Taking place during the all-conquering ‘One Year War’ depicted in the original Mobile Suit Gundam, Thunderbolt eschews the wider conflict to tell a darker, more personal tale of two pilots on opposite sides of the battle, whose intense, hate-fuelled rivalry threatens to consume everything around them.
Set in a strategically important sector of space filled with the debris of a destroyed colony, the story finds a battalion of Earth Federation mech pilots struggling to break through entrenched sniper positions set up by the off-world Principality of Zeon. After one of their snipers is killed in a sneak attack, the Zeons’ best sharpshooter, Daryl Lorenz, promises the dead man’s lover that he will get revenge on the one responsible – Io Fleming, a Federation pilot who plays loud jazz music across his radio and boasts that anyone who hears it is about to die.
Adapting the 2012 manga of the same name, Thunderbolt boasts the kind of lean, focused narrative not often found in the Gundam franchise; it’s brief, intense and requires virtually no prior knowledge of the show. Originally released as a four-part series on internet streaming services, December Sky is a compilation film of all four episodes with a few additional scenes, but still clocks in at just 70 minutes. While some of the more subtle points of the story did go over my head initially, for someone like me, often put off by the length of Gundam series and the need to absorb vast amounts of lore before they can be appreciated, it’s a win-win situation.
A glossy production of obvious quality, Thunderbolt boasts all the spectacular space combat you would expect from the Gundam brand, but to my surprise, it’s the characterisation that is the most outstanding thing here. Despite the short running time, the film makes all its main players seem believable and human with remarkable efficiency, but arguably, we are asked to empathise most with the quiet, meditative Daryl. A young soldier who has already lost both his legs to the war, yet continues to fight with the use of prosthetics, his increasingly harrowing circumstances are in marked contrast with the vivid flashbacks and fantasies he imagines himself in as the film wears on, perhaps even echoing cult anti-war drama Johnny Got His Gun. His nemesis Io comes across as cruel and callous, yet the film treats the two men very even-handedly, showing Io to be likeable and charismatic in a way that the increasingly withdrawn Daryl is not, and with the possibility of redemption in his love for put-upon commanding officer Claudia.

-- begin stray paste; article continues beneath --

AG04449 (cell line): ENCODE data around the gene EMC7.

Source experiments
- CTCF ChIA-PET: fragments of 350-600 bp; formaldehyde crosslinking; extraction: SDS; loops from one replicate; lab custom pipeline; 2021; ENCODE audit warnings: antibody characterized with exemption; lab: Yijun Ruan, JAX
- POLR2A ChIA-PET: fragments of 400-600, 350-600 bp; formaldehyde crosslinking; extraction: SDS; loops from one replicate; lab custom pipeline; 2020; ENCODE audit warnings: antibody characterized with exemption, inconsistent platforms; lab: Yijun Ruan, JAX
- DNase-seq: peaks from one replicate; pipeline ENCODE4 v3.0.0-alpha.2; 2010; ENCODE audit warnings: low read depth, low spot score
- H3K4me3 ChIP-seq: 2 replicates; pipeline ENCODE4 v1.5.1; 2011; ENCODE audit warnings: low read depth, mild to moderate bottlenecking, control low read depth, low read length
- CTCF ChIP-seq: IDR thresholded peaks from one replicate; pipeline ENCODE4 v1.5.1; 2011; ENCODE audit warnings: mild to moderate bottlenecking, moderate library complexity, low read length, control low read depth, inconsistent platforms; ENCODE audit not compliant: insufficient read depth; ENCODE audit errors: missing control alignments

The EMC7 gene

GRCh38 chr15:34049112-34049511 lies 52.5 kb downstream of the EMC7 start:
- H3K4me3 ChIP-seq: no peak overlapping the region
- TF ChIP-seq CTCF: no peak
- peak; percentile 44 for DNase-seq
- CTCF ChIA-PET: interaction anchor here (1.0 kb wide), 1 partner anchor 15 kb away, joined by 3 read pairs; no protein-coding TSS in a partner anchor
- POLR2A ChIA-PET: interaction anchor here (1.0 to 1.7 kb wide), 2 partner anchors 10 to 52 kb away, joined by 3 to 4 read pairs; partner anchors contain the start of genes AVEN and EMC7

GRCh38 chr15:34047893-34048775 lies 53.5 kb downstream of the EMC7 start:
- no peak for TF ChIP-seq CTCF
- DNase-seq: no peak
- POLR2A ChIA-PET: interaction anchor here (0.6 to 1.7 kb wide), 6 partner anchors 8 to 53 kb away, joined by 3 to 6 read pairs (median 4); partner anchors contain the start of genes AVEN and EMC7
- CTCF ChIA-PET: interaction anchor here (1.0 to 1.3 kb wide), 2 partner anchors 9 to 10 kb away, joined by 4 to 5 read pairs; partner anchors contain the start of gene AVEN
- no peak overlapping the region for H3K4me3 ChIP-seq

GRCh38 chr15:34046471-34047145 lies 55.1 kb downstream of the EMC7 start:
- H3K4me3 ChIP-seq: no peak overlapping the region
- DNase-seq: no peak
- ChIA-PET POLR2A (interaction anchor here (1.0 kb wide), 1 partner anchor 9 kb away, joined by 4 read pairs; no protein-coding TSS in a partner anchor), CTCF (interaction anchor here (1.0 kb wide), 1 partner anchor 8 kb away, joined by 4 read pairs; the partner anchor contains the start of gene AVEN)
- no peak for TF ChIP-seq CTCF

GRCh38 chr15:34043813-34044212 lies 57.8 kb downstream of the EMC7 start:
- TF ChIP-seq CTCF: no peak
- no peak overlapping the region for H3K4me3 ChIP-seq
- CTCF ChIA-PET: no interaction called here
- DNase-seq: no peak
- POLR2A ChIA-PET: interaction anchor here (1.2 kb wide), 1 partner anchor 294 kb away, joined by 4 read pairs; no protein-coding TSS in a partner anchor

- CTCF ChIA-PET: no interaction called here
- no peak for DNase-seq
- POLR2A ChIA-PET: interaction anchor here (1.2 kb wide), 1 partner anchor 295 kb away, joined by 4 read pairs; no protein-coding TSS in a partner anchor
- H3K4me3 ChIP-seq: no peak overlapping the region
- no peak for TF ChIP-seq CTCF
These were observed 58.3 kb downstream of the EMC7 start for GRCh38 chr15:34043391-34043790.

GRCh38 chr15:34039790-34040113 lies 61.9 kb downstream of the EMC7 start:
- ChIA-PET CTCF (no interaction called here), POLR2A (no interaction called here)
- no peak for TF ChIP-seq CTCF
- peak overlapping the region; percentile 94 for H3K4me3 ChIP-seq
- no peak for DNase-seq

The artwork is interesting to look at, preserving the distinctive look of Yasuo Ohtagaki’s manga down to the letter. Appropriately for a film set in a vision of the future coined nearly 40 years ago, there’s a sort of non-specifically retro look to the character designs, perhaps pulling a little influence from Kouta Hirano’s work on Hellsing. It may not be to everyone’s taste, but I definitely appreciated a break from the identikit heroes of many other space dramas.
Unfortunately, as the film approached its climax, I did begin to feel Thunderbolt might be pushing its grimdark credentials a little too far. As we get into the final act, it seems as though all the remaining cast have done such awful things to survive that there is no-one left to really root for, and little hope for the future. It’s also difficult to know what the narrative wants us to take away from all this. The message may be that everything these people have sacrificed will ultimately amount to very little – a footnote in a war that will drag on for much longer – but the film seems to peter out towards the end, with little fanfare or satisfaction by the time the credits roll.
December Sky is an exciting and occasionally powerful film whose grittier take on the Gundam universe is sure to please fans in search of more mature storytelling, or casual viewers looking for a quick hit without any long term commitments. Yet, its journey into darker territory may alienate fans of the franchise’s typically more adventurous spirit, and its anticlimactic ending does detract from the experience as a whole, leaving this film just short of true greatness.
The only releases of December Sky currently available are the heftily priced Japanese DVD and BDs, but both include English subtitles and (a very good) English-language dub track. At the time of writing, the most ready way of purchasing the discs is through either amazon.co.jp or ebay, but beware of bootlegs if you choose the latter option.